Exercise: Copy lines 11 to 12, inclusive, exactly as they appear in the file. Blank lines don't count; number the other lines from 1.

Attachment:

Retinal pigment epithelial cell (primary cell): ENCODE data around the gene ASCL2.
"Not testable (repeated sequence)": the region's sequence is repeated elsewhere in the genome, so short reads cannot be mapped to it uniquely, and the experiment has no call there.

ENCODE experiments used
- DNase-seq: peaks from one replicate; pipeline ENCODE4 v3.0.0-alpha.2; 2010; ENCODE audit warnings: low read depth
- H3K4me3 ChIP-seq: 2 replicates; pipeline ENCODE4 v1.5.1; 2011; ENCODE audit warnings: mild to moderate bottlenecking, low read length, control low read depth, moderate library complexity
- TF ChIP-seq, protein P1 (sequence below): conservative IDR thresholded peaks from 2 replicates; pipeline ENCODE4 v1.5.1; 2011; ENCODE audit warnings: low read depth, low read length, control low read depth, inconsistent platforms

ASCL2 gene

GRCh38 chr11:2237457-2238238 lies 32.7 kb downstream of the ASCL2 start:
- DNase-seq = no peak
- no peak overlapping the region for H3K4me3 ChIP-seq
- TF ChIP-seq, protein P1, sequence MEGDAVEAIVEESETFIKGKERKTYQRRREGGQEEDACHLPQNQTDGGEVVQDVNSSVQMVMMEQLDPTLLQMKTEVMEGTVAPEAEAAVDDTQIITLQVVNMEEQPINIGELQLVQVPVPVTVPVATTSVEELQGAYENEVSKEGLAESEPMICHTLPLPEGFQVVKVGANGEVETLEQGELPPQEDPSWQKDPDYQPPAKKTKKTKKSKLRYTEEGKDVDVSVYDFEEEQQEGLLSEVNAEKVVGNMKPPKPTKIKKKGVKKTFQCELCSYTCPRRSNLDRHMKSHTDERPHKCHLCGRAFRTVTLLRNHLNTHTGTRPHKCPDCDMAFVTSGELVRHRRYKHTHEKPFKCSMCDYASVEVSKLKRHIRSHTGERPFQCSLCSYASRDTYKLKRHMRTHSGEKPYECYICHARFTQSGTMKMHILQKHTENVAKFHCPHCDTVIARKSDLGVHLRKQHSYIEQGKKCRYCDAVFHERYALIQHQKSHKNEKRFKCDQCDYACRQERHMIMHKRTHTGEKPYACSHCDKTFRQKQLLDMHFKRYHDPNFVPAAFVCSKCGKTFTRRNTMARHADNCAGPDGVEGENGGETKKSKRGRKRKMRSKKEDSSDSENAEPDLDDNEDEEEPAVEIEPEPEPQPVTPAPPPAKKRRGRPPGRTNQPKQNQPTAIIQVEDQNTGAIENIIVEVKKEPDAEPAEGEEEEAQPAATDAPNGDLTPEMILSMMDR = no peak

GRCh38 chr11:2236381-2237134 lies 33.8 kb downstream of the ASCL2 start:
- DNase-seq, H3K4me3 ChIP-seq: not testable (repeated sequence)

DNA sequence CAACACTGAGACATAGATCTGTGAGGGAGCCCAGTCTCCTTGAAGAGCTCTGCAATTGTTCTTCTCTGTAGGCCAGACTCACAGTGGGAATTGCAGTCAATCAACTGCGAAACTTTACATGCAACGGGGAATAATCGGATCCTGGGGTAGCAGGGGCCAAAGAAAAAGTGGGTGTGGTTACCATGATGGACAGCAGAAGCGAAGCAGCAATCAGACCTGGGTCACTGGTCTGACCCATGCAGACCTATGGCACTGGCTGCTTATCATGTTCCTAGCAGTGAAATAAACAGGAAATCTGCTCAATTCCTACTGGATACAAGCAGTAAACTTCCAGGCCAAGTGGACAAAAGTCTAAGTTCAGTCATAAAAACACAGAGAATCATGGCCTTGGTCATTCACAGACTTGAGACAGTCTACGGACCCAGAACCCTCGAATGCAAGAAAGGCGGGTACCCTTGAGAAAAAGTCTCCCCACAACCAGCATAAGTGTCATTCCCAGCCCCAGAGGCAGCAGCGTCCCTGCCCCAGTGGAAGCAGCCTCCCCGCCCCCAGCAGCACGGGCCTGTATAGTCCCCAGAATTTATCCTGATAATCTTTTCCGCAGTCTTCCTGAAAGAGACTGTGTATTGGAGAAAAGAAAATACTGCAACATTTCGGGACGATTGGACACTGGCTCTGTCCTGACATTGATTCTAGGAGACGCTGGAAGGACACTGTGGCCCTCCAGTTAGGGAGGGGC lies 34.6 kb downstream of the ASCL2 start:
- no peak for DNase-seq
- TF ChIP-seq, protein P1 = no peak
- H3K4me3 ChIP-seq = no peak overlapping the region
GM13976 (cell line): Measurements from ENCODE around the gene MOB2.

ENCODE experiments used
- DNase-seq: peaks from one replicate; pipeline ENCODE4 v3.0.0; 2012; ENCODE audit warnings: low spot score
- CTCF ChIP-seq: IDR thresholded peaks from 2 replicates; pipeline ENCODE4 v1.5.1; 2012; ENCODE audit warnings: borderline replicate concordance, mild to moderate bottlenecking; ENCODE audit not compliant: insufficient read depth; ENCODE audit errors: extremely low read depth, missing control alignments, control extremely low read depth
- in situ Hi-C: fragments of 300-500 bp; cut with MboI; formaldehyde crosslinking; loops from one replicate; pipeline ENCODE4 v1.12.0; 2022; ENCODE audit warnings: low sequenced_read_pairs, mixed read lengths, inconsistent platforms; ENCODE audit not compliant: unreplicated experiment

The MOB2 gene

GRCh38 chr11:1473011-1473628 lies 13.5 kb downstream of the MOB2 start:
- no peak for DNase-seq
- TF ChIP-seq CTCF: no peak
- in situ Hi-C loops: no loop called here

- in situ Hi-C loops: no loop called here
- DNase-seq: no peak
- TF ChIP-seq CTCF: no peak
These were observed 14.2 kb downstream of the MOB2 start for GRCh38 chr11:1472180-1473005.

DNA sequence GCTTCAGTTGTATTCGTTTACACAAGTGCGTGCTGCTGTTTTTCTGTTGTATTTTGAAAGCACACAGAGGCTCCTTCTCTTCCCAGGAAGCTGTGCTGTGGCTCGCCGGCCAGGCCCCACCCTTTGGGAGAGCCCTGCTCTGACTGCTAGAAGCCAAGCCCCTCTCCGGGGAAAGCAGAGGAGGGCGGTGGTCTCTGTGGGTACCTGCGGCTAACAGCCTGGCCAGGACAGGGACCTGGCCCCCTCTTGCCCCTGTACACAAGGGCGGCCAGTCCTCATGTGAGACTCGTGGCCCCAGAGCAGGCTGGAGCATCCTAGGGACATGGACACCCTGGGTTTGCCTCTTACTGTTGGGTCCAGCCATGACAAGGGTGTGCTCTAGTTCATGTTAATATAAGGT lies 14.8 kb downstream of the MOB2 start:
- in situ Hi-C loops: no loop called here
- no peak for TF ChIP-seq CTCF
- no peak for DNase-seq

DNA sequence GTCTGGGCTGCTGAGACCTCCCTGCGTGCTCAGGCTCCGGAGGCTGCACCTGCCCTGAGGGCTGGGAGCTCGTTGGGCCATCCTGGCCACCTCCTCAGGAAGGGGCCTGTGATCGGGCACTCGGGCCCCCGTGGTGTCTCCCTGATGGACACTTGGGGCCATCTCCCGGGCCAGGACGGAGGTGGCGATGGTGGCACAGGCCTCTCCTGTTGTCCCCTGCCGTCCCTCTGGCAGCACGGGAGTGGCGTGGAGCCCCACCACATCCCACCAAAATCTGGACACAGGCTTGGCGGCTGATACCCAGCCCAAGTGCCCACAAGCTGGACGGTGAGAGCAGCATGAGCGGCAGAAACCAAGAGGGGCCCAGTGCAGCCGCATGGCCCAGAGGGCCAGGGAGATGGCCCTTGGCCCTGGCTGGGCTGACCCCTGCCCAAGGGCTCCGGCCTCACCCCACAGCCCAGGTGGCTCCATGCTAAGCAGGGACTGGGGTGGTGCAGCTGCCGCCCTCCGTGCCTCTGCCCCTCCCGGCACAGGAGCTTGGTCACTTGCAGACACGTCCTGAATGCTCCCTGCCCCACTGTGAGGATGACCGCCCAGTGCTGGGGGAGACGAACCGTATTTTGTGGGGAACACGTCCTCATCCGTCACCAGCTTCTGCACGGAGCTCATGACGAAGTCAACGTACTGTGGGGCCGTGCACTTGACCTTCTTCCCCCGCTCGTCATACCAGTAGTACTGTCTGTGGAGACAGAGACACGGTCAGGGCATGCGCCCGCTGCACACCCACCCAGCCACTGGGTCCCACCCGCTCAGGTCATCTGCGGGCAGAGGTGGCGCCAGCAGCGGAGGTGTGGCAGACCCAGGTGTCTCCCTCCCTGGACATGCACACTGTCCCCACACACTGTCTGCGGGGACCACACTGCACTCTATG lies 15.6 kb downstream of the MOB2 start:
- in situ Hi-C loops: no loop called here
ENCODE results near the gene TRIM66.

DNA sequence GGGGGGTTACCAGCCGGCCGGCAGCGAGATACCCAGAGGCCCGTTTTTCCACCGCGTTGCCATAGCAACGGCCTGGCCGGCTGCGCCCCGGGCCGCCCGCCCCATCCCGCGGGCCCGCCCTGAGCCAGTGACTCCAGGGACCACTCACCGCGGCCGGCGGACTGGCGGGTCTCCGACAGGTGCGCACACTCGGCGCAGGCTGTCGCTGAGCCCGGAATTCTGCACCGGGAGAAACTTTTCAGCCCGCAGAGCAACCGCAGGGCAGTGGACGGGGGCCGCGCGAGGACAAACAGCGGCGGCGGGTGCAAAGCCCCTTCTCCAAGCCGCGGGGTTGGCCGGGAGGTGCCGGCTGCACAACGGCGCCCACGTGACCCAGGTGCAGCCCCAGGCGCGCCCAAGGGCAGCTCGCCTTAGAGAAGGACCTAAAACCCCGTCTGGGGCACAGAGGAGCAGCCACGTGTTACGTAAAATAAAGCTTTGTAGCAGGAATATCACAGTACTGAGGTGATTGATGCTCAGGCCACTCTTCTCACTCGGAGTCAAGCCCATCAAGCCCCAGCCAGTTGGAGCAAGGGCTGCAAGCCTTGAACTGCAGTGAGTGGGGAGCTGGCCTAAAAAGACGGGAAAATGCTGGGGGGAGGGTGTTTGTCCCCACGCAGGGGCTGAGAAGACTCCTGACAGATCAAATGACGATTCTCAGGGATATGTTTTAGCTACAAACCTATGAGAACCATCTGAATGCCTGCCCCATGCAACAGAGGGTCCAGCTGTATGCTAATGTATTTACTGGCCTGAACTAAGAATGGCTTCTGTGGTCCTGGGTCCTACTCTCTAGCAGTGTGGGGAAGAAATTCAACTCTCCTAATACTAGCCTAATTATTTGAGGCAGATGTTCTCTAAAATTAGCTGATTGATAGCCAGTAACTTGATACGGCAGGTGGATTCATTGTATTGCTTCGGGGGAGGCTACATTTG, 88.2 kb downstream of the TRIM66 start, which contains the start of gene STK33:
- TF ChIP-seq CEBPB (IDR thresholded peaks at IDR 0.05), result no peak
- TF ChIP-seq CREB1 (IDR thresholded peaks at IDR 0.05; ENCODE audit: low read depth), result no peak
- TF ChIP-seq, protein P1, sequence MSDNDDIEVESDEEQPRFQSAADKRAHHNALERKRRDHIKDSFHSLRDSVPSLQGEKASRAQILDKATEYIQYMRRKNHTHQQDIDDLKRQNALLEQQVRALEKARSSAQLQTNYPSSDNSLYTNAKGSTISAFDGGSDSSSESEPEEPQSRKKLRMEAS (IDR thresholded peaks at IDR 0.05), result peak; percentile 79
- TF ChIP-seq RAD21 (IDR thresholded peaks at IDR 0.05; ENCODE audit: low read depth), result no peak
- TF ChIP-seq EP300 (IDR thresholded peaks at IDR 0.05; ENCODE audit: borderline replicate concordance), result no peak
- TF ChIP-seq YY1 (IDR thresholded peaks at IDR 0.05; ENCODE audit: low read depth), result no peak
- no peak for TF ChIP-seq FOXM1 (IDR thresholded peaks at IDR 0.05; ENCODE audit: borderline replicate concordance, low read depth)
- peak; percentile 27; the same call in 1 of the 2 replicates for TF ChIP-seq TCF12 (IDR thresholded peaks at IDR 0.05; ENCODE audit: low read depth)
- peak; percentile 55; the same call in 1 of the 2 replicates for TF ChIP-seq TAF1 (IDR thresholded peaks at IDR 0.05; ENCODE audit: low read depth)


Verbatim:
- TF ChIP-seq, protein P1, sequence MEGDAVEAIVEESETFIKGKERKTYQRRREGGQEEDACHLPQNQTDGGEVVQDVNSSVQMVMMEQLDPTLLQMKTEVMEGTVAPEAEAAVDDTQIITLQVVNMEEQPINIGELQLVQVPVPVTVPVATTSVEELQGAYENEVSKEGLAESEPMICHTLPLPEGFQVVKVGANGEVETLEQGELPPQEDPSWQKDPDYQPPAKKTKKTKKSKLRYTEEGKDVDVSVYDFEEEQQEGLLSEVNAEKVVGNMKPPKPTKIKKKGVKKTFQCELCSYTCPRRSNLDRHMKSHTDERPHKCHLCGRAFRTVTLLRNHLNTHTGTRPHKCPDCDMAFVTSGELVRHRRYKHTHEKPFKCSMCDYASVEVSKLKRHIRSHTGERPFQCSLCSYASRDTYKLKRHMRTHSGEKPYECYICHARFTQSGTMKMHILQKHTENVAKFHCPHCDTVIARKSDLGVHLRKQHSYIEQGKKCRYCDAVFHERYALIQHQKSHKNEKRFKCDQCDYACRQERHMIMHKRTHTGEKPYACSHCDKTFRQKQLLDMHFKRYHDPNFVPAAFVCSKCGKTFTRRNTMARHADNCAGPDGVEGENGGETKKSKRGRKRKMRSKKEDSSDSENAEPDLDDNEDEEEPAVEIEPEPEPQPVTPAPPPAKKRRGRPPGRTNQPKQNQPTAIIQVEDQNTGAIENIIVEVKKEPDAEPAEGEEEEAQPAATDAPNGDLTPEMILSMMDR = no peak

GRCh38 chr11:2236381-2237134 lies 33.8 kb downstream of the ASCL2 start: